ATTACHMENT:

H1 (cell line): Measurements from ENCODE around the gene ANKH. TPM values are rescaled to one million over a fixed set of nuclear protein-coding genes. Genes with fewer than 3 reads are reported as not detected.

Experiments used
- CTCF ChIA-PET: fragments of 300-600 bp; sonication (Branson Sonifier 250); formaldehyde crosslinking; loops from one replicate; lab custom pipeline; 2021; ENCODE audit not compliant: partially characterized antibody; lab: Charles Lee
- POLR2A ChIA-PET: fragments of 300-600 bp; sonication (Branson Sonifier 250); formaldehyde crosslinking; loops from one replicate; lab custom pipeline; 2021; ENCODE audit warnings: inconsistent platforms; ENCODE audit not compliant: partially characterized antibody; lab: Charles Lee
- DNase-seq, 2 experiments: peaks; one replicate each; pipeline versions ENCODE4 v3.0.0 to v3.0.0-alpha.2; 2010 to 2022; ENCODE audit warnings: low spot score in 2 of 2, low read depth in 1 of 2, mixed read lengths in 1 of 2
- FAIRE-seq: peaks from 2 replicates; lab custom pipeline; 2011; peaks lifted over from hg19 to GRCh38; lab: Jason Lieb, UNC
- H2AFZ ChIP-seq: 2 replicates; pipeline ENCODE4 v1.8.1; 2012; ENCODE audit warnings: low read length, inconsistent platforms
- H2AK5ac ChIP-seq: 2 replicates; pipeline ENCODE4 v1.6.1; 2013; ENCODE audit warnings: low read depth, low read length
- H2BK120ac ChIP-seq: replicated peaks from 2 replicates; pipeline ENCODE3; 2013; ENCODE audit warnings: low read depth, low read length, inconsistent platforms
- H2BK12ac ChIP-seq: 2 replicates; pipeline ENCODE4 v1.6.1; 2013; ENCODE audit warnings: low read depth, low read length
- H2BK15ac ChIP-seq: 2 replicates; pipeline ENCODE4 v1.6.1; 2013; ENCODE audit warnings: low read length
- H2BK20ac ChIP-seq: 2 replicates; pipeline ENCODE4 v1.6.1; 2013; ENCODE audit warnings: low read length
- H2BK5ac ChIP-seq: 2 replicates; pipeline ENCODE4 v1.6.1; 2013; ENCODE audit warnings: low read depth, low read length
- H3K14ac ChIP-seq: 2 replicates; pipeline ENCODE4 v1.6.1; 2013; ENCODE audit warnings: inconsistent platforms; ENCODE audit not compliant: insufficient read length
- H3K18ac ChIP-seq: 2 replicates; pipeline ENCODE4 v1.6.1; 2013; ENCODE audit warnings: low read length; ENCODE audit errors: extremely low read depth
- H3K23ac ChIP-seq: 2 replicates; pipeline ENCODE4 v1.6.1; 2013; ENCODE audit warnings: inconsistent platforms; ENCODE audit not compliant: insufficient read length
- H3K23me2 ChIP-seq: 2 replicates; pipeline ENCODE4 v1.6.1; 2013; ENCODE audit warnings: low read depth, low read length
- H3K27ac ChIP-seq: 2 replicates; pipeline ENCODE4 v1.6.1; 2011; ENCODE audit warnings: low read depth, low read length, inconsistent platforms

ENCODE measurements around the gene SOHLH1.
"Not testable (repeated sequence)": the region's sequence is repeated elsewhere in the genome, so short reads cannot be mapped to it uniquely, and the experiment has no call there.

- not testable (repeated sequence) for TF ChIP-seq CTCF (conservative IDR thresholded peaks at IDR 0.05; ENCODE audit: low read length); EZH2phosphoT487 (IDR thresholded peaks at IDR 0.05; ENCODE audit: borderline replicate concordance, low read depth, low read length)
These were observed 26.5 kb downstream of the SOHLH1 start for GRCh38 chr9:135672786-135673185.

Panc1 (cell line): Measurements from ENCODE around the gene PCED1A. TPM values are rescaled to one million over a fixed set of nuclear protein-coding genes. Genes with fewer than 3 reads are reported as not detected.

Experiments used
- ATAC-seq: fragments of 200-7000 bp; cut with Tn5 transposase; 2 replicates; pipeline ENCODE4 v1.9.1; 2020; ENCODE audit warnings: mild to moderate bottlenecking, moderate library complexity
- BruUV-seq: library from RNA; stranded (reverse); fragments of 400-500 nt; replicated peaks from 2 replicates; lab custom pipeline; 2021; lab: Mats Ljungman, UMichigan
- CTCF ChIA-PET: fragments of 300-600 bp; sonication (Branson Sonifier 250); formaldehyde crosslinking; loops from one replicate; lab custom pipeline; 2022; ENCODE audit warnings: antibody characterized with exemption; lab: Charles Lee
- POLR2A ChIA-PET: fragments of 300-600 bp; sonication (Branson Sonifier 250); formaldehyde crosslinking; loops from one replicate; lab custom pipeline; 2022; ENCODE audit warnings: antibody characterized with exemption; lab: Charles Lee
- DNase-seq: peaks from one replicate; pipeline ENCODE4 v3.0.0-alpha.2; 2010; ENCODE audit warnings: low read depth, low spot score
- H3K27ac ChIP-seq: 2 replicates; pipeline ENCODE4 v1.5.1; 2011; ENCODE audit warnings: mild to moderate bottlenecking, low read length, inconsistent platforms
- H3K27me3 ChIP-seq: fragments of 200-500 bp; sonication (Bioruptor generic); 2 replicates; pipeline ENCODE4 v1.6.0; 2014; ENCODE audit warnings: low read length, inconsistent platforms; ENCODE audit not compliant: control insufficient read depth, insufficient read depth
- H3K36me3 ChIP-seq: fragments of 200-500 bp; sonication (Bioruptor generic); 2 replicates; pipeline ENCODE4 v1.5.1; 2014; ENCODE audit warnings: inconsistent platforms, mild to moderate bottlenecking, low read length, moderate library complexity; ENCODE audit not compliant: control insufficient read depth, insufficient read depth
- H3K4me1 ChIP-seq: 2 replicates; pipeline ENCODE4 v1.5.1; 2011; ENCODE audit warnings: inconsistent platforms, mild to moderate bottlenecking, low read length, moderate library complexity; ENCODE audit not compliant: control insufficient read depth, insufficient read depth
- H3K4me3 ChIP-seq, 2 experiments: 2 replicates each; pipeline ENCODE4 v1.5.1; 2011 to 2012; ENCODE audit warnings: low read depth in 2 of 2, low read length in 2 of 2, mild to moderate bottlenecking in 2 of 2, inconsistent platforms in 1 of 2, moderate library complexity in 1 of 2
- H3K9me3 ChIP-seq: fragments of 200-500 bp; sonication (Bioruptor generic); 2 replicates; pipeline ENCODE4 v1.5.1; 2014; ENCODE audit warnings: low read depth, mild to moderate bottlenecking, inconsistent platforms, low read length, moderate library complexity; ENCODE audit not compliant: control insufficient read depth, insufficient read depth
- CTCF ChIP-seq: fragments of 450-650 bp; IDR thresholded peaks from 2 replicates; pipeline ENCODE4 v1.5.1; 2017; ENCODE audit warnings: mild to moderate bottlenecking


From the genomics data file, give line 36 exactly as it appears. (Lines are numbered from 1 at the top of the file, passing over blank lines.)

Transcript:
- CTCF ChIP-seq: fragments of 450-650 bp; IDR thresholded peaks from 2 replicates; pipeline ENCODE4 v1.5.1; 2017; ENCODE audit warnings: mild to moderate bottlenecking